VICTORIA - The budget should be a pretty good launch into the next stage of this long election campaign.
Lots more spending, money to pay down the debt, a quarter-billion-dollar fund to tap for goodies between now and the start of the official campaign - it's all the stuff that voters should like.
But there's a problem. For many voters,Gordon Campbell is going to look like one of those panicky guys in the final days of a dying relationship, swearing that he can change. Just give him another chance and this time he'll pay more attention, bring home flowers every now and then, and take care of the kids more often.
It comes down to trust, like so many things in life.
The Liberals, like all desperate suitors, are doing a lot of things right. Spending across government ministries is going up by more than seven per cent, giving lots of opportunity to win friends. There are tax cuts and reductions in MSP premiums for people with low incomes, an extension of the break for small businesses and new provisions that make it cheaper to buy one of those new non-polluting cars. Health care gets a one-time 6.6-per-cent budget increase, and economic development funding goes from a paltry $18 million to $237 million in one jump. (That’s an election slush fund, as the money disappears again next year. But it’s still a lot to toss towards communities in the next few months.)
The Liberals say look, this is what we wanted to do all along. But to get here, we had to make tough decisions. That's why we kept a tight lid on school spending, and cut funding to the ministry of children and families, made more seniors pay for their prescriptions and didn't deliver those 5,000 promised long-term care beds.
Those were all necessary, unhappy sacrifices, the Liberals say sadly, but they're paying off. Things will be different from now on.
Whether that flies will depend partly on whether people buy the argument that those sacrifices were necessary. The Liberals chopped personal and corporate taxes on their first day in office, before they had even seen the government's books. Those cuts, which knocked $2 billion off revenues, forced the deep cuts to services and prevented the government from coming up with the money needed to deliver on promises like adding 5,000 long-term care beds.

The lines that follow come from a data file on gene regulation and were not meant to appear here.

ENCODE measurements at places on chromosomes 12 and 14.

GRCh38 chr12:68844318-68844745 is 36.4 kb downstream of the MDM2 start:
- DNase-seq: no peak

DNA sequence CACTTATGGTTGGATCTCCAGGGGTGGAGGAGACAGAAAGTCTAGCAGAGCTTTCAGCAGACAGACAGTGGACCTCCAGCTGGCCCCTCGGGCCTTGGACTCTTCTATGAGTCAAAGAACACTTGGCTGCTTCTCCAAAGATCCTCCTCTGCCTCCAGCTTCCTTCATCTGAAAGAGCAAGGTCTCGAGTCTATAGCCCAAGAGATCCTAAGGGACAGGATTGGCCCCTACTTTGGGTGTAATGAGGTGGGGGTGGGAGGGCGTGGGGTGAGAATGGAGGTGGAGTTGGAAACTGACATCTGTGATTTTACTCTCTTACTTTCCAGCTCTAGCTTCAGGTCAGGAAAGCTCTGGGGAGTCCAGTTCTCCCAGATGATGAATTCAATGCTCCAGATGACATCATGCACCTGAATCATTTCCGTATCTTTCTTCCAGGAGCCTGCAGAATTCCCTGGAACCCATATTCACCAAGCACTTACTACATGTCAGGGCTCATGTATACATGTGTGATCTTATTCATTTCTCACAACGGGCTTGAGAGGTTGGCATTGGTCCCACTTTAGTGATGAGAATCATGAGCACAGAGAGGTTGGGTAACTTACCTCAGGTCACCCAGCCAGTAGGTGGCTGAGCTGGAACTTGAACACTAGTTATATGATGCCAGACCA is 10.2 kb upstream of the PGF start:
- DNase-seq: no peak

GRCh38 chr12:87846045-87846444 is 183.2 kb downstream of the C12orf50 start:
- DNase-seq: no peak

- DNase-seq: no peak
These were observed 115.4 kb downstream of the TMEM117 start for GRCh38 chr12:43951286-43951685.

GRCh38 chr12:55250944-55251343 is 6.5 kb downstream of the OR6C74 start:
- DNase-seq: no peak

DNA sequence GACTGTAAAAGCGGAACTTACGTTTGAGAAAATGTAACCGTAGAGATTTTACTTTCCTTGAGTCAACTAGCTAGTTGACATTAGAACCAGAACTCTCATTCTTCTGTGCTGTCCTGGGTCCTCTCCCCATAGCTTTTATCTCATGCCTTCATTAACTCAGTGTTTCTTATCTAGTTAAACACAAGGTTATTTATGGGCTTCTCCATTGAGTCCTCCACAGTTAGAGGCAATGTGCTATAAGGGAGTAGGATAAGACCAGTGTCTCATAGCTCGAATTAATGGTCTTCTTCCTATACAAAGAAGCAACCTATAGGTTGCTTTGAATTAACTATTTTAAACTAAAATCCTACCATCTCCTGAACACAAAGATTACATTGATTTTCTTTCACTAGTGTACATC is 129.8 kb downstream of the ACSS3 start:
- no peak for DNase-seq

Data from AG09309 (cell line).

People who believe the tax cuts helped create today's improved economy will likely forgive the Liberals the hard times. Those who think more targeted cuts would have achieved the same goals without turning government upside-down won't.
The Liberals' success will also depend on their ability to convince people that they really have changed. It's easy to play the devoted suitor in a bid to get a relationship back on track, and just as easy to revert to type once the crisis is past.
The Liberals hope this budget will be the political equivalent of a truckload of roses.
But some voters are going to look hard at the details over the next three months. The decision to pay down at least $1.7 billion on the debt - the final number will be closer to $2.2 billion - will get an especially close look.
B.C. already has the second lowest debt in Canada, and there is no urgency to repayment.
And all the pre-budget consultation indicated that improved services, not debt repayment, was British Columbians’ priority. More of that money could have gone for one-time expenditures, from health care to infrastructure. (Or, boldly, to set up a major legacy fund to help communities cope with the long-term effects of the pine beetle infestation.)
Campbell is already hitting the road to woo voters, launching a tour of chambers of commerce (not really the people who need persuading).
The Liberals' fortunes in the election will depend much on his success in convincing voters that he’s a changed man.
Footnote: The spending jump slows after this year, with education, for example, forecast to rise about one per cent a year after a 2.8-per-cent jump in this budget. That number doesn't include more money for salary increases; that money is in a separate budget category until the government decides on its new wage mandate to replace the current freeze. That’s a welcome budgeting change.